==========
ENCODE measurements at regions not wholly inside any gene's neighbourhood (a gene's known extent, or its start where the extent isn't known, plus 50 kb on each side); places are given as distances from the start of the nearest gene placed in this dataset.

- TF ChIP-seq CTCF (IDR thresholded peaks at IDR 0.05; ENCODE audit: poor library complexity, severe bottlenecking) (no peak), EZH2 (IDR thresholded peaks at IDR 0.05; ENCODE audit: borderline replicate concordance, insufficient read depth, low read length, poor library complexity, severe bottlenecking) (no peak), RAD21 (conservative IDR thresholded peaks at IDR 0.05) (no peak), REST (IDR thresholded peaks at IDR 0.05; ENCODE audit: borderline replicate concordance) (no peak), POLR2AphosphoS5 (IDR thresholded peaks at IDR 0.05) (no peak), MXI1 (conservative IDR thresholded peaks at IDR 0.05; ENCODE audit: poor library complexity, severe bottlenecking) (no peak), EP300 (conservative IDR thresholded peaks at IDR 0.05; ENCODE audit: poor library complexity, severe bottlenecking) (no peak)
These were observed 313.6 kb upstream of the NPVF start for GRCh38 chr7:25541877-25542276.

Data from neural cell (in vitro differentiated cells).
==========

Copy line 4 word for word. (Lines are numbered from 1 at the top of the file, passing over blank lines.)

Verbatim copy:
Data from neural cell (in vitro differentiated cells).